Undercover Brother (2002)

Before Kevin Hart was in every movie made, Eddie Griffin made a showing for a while. In a spoof of the “blaxploitation” films of 70’s, this deliciously funny and outrageously humorous movie poked fun at James Bond, The Man From U.N.C.L.E., and just about every spy movie ever made.

Have no fear, brothers & sisters, because Undercover Brother is on the job! Eddie Griffin plays UB, a rogue secret agent, playing by his own rules and stopping crime wherever he goes. BUT! The nefarious “The Man” (Robert Trumbull) is on the move! The Man is a powerful white guy that seeks to undermine the African-American community using his wacky lackey, Mr. Feather (Chris Kattan) to mind-control Gen. Warren Boutwell (Billy Dee Williams), who is considering running for president. Using a hypno-drug, they tell the General to open up a bunch of fried chicken franchises!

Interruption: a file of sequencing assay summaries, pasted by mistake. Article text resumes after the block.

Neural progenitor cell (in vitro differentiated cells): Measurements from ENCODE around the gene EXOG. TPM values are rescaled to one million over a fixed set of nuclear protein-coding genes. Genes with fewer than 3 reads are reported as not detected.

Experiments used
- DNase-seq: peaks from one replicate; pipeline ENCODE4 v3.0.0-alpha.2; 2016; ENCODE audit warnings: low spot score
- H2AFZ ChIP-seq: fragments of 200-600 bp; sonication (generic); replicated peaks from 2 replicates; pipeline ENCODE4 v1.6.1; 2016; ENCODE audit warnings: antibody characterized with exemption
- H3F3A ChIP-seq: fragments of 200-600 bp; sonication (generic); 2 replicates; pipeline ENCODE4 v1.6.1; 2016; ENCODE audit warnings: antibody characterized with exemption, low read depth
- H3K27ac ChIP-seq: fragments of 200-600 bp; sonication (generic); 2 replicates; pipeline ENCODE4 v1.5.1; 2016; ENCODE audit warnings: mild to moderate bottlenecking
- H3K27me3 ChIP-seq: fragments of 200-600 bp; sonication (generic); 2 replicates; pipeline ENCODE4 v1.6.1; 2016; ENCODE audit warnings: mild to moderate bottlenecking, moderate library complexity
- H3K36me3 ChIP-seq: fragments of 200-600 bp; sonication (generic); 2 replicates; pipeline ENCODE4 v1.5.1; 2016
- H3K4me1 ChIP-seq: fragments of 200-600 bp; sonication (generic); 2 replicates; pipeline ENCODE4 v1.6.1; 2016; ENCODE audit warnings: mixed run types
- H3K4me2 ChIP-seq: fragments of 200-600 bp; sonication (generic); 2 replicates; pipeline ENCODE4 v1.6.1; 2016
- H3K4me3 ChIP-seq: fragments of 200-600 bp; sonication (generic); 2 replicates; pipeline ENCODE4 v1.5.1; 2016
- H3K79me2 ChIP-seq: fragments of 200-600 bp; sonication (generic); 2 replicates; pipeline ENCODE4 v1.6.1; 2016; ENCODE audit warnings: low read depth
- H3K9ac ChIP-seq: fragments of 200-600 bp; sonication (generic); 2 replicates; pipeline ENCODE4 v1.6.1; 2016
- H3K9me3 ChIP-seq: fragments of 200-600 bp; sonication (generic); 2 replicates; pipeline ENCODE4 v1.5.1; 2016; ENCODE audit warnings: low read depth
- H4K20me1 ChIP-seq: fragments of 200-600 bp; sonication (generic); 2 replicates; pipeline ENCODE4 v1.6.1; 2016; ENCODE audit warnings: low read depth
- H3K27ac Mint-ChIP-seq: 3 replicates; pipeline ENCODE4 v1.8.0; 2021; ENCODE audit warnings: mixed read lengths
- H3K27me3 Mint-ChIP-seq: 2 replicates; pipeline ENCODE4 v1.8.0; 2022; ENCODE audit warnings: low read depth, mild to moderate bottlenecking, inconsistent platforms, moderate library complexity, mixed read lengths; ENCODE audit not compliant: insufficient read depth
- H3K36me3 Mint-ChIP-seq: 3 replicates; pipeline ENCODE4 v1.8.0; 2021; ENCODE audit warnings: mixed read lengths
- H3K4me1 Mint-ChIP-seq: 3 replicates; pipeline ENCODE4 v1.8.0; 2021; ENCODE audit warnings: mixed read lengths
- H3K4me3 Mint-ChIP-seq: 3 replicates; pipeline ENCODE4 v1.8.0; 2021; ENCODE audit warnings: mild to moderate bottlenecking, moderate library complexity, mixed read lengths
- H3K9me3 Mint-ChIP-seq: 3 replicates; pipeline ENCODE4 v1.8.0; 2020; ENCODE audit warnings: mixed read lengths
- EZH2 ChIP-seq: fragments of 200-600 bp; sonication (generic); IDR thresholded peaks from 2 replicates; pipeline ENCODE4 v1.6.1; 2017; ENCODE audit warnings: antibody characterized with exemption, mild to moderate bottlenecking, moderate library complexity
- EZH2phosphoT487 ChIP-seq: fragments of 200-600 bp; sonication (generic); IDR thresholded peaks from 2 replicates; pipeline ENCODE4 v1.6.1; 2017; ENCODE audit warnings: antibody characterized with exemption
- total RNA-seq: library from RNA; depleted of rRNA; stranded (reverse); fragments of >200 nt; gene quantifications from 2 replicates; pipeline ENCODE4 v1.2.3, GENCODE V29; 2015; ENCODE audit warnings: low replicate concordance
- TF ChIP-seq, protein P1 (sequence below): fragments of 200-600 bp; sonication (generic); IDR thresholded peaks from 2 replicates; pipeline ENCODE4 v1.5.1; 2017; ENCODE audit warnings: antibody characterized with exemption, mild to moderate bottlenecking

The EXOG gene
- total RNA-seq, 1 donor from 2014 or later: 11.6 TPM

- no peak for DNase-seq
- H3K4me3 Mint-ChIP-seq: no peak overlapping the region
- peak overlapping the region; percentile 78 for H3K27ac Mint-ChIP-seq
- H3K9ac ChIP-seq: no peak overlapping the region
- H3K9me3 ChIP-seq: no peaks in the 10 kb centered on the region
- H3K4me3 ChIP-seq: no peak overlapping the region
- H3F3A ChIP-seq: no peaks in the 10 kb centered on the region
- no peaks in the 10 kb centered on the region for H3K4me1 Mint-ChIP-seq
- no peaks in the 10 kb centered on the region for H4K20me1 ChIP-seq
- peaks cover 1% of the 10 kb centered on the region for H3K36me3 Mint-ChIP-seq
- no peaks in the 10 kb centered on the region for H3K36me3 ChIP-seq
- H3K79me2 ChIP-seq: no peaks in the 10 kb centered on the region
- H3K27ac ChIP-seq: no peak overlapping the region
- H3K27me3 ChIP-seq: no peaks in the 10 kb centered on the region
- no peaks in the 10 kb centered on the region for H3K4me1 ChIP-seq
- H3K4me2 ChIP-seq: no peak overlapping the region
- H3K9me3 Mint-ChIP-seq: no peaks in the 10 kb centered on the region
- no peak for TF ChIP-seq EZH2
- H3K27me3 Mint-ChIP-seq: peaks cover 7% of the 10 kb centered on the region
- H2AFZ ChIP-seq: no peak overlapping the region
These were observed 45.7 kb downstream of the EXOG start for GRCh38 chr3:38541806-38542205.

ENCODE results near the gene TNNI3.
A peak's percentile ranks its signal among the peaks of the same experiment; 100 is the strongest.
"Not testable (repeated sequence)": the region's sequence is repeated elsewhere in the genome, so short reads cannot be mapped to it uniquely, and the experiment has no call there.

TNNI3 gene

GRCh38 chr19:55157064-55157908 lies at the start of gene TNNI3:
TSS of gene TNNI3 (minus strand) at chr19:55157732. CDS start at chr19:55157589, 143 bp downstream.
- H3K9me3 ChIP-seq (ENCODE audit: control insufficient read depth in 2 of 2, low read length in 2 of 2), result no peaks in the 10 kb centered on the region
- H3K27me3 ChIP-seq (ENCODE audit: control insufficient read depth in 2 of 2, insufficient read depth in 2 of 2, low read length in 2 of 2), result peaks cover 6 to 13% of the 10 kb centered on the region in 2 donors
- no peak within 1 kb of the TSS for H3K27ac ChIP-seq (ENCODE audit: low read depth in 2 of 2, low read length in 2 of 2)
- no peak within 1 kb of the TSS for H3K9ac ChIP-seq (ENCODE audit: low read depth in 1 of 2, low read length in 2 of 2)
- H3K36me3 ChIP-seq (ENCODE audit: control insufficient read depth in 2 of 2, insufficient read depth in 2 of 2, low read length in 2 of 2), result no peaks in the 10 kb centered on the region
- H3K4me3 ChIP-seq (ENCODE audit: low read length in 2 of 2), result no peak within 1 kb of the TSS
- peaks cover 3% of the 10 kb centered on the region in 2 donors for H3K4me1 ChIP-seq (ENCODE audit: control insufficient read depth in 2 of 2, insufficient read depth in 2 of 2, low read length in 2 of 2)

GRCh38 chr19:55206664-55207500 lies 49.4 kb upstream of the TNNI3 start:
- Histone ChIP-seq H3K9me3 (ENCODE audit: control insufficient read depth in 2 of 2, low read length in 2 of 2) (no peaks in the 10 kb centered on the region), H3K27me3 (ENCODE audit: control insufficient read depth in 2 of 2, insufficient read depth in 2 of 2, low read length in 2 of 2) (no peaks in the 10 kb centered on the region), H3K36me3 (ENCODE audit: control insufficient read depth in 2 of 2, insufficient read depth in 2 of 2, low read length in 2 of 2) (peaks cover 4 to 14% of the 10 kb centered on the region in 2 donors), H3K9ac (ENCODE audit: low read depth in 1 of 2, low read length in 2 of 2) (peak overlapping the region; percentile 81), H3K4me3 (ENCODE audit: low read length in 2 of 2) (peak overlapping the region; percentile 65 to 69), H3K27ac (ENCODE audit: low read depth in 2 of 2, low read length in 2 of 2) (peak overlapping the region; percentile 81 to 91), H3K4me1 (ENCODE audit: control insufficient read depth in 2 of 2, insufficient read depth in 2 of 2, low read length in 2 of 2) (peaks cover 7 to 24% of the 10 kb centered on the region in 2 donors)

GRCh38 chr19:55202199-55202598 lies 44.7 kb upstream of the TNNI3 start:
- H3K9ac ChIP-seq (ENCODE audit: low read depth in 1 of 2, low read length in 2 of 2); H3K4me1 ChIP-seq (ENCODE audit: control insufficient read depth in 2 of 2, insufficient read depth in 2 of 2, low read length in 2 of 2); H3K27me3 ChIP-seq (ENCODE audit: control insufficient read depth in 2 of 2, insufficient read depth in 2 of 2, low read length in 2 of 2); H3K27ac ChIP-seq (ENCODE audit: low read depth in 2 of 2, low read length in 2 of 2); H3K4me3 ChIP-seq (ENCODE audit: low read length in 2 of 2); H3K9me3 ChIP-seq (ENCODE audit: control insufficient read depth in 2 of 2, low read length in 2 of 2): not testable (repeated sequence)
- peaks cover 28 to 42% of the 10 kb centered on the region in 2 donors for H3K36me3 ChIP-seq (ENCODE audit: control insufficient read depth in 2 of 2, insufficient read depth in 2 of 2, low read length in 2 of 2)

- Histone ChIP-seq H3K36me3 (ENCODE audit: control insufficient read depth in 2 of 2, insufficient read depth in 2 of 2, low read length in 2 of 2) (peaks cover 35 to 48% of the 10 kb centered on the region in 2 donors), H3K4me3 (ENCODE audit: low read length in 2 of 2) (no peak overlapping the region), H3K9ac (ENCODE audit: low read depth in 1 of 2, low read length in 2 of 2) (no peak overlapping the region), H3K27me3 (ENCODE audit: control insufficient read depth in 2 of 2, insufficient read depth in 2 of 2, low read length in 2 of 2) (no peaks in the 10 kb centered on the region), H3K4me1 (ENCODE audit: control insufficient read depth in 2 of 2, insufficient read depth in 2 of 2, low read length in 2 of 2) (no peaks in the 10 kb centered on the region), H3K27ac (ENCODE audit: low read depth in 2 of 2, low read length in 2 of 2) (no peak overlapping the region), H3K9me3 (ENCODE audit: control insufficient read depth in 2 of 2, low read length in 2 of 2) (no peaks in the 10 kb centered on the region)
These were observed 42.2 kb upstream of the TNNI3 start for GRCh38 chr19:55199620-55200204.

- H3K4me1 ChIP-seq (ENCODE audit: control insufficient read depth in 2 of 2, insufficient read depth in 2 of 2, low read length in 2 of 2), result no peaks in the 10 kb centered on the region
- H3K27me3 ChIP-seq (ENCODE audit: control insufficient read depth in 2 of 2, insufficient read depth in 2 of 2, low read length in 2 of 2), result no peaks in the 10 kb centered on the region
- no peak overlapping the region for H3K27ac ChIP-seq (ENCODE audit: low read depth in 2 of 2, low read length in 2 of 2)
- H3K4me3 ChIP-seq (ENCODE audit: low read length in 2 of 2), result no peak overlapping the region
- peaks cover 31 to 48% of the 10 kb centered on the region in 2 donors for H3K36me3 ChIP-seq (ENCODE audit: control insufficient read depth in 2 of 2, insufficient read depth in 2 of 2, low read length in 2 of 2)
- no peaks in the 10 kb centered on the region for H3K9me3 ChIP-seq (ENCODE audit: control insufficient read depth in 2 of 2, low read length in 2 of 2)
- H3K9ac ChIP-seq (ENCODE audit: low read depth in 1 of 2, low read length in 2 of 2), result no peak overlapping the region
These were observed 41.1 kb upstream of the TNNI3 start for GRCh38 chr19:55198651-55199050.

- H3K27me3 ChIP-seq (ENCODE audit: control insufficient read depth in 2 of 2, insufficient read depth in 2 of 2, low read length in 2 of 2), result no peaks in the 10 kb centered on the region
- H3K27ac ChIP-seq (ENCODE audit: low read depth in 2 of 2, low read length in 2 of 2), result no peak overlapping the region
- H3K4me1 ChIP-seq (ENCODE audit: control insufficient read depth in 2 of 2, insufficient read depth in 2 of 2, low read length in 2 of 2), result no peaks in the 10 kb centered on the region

It looks like the secret organization, The B.R.O.T.H.E.R.H.O.O.D., needs to recruit UB to help them out in stopping The Man. UB joins them and meets the Chief (Chi McBride), Conspiracy Brother (Dave Chappelle), “Q”-like Smart Brother (Gary Anthony Williams), top agent Sistah Girl (Aunjanue Ellis), and token white guy, Lance (Neil Patrick Harris). As UB goes undercover as a new employee at a cigarette company owned by The Man, Mr. Feather assigns their own agent, White She-Devil (Denise Richards) to take down UB.